EurWORK European Observatory of Working Life

Topical updates

Topical updates summarise and update developments around selected topics, which are relevant across a number of Member States at the same time. They are mainly based on reporting from Eurofound’s network of European correspondents.

  • Approaches towards the labour market integration of refugees in the EU

    This article reviews the current debate among social partners and governments about how to integrate asylum seekers into the EU's workforce. While employers claim that refugees could help to address skill shortages, unions are concerned about the consequences for the working conditions of both the refugees and lower-paid segments of the existing workforce.

  • Turbulent times in air transport: Recent collective disputes and the ‘race to the bottom’

    Air transport has been in the news in recent months as strikes and difficulties in social dialogue across the European Union have strained relations between the sector’s unions and companies. Disputes in the different countries have revolved around pay and working conditions, restructuring and planned redundancies, collective agreement ‘cherry-picking’ and foot-dragging over entering into agreements.

  • Public sector is focus of industrial action

    Strike activity across the EU dropped in 2014 following a crisis-related peak in 2010. However, evidence from EurWORK correspondents suggests that the more highly unionised public sector has been a focus of industrial action recently. In general, strikes have been triggered by pay freezes and cuts, as well as by other unpopular effects of fiscal tightening such as lay-offs or changed working conditions.

  • A trend reversal in collective bargaining?

    Since the beginning of 2015 a number of major collective agreements at national, sectoral and cross-sectoral level have been renewed, renegotiated, or under discussion. Several of the examples presented here are from the countries that have been hit hardest during the crisis and/or in which collective bargaining has been most affected, such as Croatia, Ireland, Slovenia, Spain or Greece. It is too early to speak about a reversal of the trend in collective bargaining in general; however, some tentative optimism may be justified.

  • Public sector pay and collective bargaining: Pay restoration or new perspectives?

    This article presents some of the key developments and research findings on aspects of public sector pay and collective bargaining in the EU during the third quarter of 2015. Its main focus is a growing trend of restored pay levels in public sector agreements. It also deals with the broadening scope of such agreements and discusses evidence that some governments want to introduce more flexibility in pay-setting.

  • Reform of old age pension and retirement systems in the EU

    The need to reform pension systems is one of the key challenges for social policymakers in Europe. This article provides an update of how the EU 28 and Norway are tackling this issue in the face of demographic change, focusing in particular on the involvement of the social partners and governments.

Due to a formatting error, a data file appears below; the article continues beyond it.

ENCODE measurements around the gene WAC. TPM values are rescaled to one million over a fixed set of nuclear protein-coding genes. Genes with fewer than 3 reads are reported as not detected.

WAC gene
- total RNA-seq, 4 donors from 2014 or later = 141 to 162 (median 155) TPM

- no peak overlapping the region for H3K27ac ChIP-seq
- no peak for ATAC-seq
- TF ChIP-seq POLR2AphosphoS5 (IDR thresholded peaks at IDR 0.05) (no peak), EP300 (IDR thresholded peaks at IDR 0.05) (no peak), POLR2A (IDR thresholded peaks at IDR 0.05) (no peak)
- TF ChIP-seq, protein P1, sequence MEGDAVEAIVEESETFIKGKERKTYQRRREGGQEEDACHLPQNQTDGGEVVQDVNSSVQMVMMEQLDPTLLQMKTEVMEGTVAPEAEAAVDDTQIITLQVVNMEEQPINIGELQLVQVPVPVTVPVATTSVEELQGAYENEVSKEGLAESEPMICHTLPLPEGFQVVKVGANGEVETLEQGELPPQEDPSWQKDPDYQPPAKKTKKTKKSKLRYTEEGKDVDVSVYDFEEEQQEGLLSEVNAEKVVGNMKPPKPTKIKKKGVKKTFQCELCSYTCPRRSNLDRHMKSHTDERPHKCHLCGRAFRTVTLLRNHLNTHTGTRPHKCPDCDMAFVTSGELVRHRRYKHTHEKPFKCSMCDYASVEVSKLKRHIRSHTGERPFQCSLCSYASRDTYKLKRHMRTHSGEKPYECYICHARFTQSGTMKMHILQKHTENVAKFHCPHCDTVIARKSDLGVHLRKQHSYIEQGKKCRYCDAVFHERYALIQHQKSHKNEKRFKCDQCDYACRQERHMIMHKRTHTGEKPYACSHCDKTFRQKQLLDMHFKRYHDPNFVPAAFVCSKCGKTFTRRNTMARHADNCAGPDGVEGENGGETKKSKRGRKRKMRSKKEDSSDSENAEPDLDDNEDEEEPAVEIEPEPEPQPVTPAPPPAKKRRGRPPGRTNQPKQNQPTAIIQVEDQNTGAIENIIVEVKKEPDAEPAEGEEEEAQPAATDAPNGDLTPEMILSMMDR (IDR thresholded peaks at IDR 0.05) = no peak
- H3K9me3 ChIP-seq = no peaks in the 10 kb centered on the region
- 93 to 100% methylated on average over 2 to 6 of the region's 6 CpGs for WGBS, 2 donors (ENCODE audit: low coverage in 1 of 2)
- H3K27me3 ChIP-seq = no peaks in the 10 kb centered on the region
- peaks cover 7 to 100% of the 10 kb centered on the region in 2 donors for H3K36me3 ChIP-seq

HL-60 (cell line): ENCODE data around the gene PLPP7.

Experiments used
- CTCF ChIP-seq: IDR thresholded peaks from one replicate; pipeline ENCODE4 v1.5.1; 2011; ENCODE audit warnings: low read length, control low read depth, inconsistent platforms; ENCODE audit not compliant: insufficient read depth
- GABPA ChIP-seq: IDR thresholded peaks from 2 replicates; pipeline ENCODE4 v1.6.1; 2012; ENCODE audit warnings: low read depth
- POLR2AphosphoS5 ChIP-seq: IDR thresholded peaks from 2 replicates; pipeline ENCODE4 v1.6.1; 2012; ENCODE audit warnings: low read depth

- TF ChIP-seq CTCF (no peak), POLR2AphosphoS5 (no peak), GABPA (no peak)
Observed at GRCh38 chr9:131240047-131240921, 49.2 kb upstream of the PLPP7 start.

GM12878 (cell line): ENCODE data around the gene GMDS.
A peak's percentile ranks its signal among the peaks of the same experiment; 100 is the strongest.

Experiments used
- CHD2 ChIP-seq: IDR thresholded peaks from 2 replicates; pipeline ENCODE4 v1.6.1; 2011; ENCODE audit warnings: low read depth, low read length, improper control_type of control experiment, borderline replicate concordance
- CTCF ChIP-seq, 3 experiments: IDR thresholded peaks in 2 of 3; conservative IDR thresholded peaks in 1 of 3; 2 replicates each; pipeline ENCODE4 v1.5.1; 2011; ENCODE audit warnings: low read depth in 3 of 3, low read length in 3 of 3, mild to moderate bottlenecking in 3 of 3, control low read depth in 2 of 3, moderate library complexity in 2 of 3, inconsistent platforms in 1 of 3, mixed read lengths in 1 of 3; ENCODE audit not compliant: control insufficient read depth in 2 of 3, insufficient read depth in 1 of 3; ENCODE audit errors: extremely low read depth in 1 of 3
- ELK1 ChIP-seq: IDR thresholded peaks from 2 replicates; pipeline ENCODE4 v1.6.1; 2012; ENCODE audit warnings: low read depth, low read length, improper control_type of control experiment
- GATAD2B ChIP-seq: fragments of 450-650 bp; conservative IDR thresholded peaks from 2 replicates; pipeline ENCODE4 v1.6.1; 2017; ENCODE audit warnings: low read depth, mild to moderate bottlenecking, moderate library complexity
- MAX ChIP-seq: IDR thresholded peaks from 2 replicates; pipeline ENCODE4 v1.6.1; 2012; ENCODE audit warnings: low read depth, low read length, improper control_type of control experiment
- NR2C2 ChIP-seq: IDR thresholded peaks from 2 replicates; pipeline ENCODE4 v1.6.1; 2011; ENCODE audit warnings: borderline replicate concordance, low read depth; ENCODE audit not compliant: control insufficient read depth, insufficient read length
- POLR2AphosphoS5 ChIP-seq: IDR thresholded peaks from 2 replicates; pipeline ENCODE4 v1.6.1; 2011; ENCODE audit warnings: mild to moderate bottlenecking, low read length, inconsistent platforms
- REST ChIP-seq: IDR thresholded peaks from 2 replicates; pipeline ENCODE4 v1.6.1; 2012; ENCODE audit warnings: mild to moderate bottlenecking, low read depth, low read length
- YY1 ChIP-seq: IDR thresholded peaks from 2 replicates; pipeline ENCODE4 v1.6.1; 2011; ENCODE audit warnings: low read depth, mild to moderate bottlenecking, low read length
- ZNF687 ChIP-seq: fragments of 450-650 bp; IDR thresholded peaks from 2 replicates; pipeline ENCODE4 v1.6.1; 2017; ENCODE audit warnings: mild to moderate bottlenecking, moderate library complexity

• Policies to improve work–life balance

    Collective bargaining has been crucial in developing recent initiatives on flexible working time in many countries, both at sectoral and at company level. Such agreements, together with some legislation, also cover working with ICT outside an employer’s premises (such as telework). This topical update singles out some original examples in companies in Europe.

  • Commission withdraws proposal to extend maternity leave, promising a fresh start – Developments at EU level – Q2 2015

    The Commission has decided to withdraw its draft Maternity Leave Directive, which has been stuck in the legislative process since 2008. This article describes key developments and explores some of the contradictions that were predicted in the Commission’s 2015 Work Programme and the Better Regulation Package.

  • Skills, learning and employability – Skills shortages and public policy responses - Q2 2014

    This article presents some of the most notable developments and research findings on skills, lifelong learning and employability in the EU during the second quarter of 2014. The European area of skills and qualifications, EU skill shortages, streamlining further education and reducing labour market friction are the main focus of the report.

  • Towards a new start for social dialogue? Collective employment relations – Q1 2015

    This article synopsises the development of European social dialogue and then discusses some ideas that might guide the European institutions and the social partners as social dialogue within in the EU is relaunched, such as more autonomy for the social partners, better links between EU and national level, and greater involvement of the social partners in the European Semester.